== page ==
Doctors see dozens of patients a day. A quick-lube store may service hundreds of cars on a Tuesday. The local discount department store probably runs thousands through its checkouts on a busy Saturday morning. And a local manufacturer may churn out tens of thousands of units over the course of three shifts.
One more patient. One more car. One more customer. One more widget. Just “one more” in a long line of somethings, day after day after day.
A patient may see a doctor twice a year, if that. Their car’s oil? Every three months probably stretches into four, five, six…and has it been 10,000 miles already? They avoid the big chain discount store and try only to run in for the necessities once a month. And a new TV? When the old one still works?
The point is, service and product providers and their customers have a vastly different view of things. That doctor may perform colonoscopies all day, but for the average person, they’re going to get just one all year. And you can bet that one colonoscopy is going to leave an impression. The doc who provides the least uncomfortable experience possible 95 percent of the time may think he or she is doing well—but what about the 5 percent who are miserable? The 10 percent whose new computers don’t work? The eight percent who have a bad customer service experience?
Your customers’ interactions with your company are likely going to be very limited, so it’s important to make every one count. Yes, you may install office networks all year, but this is the one and only office network this particular customer is going to purchase for a long time. It’s not routine to them. It’s not an ordinary, run-of-the-mill experience. It’s your company’s one and possibly only chance to make a good impression. That’s why 95 percent satisfaction may not be good enough.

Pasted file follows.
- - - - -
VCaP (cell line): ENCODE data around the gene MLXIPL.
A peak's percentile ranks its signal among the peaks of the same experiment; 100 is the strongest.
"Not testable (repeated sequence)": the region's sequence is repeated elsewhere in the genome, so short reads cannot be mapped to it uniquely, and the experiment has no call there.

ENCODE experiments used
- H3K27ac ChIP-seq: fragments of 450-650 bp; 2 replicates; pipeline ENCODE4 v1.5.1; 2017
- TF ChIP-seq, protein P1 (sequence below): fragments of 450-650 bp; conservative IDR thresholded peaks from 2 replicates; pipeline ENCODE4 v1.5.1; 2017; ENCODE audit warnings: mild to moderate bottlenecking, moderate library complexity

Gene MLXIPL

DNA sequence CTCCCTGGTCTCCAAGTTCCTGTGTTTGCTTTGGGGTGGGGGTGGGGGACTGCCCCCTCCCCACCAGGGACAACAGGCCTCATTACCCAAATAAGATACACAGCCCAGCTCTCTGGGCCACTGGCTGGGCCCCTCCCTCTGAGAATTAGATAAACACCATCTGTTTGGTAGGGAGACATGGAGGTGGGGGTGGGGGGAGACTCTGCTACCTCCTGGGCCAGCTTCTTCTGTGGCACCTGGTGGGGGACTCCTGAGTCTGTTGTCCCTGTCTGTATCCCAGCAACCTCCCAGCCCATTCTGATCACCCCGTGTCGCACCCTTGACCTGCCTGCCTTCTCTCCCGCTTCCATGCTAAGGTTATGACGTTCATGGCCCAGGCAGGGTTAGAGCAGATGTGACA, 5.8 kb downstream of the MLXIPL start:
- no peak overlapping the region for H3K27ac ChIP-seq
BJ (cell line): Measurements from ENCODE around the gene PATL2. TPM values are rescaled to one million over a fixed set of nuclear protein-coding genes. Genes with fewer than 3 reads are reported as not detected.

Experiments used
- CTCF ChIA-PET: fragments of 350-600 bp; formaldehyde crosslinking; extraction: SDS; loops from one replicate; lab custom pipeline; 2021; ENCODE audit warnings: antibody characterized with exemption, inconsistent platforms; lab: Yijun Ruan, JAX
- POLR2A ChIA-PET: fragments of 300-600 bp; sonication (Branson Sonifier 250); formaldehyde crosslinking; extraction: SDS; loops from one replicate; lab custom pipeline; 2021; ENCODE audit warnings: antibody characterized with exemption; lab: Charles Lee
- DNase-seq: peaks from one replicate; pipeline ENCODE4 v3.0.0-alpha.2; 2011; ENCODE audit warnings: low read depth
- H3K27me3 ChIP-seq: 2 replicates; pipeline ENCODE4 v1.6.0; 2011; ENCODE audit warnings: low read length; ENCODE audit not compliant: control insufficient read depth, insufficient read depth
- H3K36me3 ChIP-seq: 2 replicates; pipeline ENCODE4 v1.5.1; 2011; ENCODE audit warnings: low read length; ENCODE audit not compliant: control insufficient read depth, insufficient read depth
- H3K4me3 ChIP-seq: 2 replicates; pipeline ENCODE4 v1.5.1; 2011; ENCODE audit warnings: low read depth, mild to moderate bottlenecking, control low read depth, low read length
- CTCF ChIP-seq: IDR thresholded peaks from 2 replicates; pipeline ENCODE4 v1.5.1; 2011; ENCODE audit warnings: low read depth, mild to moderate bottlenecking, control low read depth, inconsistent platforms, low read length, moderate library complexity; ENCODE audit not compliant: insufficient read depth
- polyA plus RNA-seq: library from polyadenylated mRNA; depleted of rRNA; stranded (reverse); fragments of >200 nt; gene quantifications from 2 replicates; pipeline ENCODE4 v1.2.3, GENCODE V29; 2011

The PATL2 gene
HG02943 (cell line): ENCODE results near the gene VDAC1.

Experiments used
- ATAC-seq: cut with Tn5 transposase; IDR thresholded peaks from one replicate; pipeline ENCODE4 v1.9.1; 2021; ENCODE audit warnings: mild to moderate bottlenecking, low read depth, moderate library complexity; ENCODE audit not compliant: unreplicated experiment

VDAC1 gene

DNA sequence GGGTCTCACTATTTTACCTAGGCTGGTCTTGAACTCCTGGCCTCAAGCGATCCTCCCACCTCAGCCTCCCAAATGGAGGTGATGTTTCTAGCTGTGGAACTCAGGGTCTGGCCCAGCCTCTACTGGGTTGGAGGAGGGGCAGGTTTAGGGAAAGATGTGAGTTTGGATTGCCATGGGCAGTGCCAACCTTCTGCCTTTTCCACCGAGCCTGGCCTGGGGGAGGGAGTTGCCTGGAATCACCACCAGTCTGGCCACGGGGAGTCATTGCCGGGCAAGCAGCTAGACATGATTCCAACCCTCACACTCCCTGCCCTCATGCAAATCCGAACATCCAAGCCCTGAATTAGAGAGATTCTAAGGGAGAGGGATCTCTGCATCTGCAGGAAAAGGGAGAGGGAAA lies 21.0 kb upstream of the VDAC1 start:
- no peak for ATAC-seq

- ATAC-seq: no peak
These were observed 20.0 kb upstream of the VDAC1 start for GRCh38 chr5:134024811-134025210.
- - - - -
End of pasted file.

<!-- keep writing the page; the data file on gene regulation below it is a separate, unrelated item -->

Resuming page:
Customers will stick with the providers they trust—the ones that always come through, are never late, always find the part, always send the product on time. That bond is magic until they become “just one more” customer in your company’s day.
The next time someone tells you to rest easy, that they “do this all the time,” remember how it makes you feel. Remember that your customers feel the same way. It’s not important that they know that you do something all the time. What’s most important to convey to your customer is that you’re doing their job right now, and that it’s not “just one more.” It’s the most important one in the world.